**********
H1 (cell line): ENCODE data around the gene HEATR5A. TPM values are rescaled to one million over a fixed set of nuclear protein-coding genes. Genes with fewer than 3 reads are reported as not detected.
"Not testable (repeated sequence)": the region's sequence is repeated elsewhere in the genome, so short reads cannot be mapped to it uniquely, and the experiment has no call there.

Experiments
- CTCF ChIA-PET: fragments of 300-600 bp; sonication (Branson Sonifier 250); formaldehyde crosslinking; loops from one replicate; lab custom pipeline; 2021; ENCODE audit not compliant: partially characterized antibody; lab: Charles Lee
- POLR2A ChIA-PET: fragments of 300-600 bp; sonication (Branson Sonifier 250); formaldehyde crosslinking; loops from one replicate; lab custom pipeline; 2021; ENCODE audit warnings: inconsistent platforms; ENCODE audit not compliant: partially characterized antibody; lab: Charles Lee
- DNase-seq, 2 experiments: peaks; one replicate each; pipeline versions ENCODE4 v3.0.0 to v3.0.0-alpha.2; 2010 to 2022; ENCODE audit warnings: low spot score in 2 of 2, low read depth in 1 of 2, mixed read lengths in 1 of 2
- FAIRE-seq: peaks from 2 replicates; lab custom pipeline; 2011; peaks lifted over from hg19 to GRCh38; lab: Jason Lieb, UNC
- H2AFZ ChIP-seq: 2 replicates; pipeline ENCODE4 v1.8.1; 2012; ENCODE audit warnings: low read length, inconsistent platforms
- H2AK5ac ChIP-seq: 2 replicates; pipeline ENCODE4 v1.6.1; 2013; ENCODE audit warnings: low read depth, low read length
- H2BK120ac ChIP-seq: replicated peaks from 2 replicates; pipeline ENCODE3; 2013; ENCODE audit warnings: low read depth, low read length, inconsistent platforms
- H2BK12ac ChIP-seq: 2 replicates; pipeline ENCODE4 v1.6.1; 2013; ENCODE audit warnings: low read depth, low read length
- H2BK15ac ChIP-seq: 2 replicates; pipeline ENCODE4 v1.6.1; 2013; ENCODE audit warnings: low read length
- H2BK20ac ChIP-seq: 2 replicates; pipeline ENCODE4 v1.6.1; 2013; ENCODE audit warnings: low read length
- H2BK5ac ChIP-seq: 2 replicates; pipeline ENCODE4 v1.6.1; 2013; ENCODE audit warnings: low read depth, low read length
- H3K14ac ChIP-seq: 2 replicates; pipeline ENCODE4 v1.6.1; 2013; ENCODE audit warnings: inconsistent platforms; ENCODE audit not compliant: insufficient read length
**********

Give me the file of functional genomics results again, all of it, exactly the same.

H1 (cell line): ENCODE data around the gene HEATR5A. TPM values are rescaled to one million over a fixed set of nuclear protein-coding genes. Genes with fewer than 3 reads are reported as not detected.
"Not testable (repeated sequence)": the region's sequence is repeated elsewhere in the genome, so short reads cannot be mapped to it uniquely, and the experiment has no call there.

Experiments
- CTCF ChIA-PET: fragments of 300-600 bp; sonication (Branson Sonifier 250); formaldehyde crosslinking; loops from one replicate; lab custom pipeline; 2021; ENCODE audit not compliant: partially characterized antibody; lab: Charles Lee
- POLR2A ChIA-PET: fragments of 300-600 bp; sonication (Branson Sonifier 250); formaldehyde crosslinking; loops from one replicate; lab custom pipeline; 2021; ENCODE audit warnings: inconsistent platforms; ENCODE audit not compliant: partially characterized antibody; lab: Charles Lee
- DNase-seq, 2 experiments: peaks; one replicate each; pipeline versions ENCODE4 v3.0.0 to v3.0.0-alpha.2; 2010 to 2022; ENCODE audit warnings: low spot score in 2 of 2, low read depth in 1 of 2, mixed read lengths in 1 of 2
- FAIRE-seq: peaks from 2 replicates; lab custom pipeline; 2011; peaks lifted over from hg19 to GRCh38; lab: Jason Lieb, UNC
- H2AFZ ChIP-seq: 2 replicates; pipeline ENCODE4 v1.8.1; 2012; ENCODE audit warnings: low read length, inconsistent platforms
- H2AK5ac ChIP-seq: 2 replicates; pipeline ENCODE4 v1.6.1; 2013; ENCODE audit warnings: low read depth, low read length
- H2BK120ac ChIP-seq: replicated peaks from 2 replicates; pipeline ENCODE3; 2013; ENCODE audit warnings: low read depth, low read length, inconsistent platforms
- H2BK12ac ChIP-seq: 2 replicates; pipeline ENCODE4 v1.6.1; 2013; ENCODE audit warnings: low read depth, low read length
- H2BK15ac ChIP-seq: 2 replicates; pipeline ENCODE4 v1.6.1; 2013; ENCODE audit warnings: low read length
- H2BK20ac ChIP-seq: 2 replicates; pipeline ENCODE4 v1.6.1; 2013; ENCODE audit warnings: low read length
- H2BK5ac ChIP-seq: 2 replicates; pipeline ENCODE4 v1.6.1; 2013; ENCODE audit warnings: low read depth, low read length
- H3K14ac ChIP-seq: 2 replicates; pipeline ENCODE4 v1.6.1; 2013; ENCODE audit warnings: inconsistent platforms; ENCODE audit not compliant: insufficient read length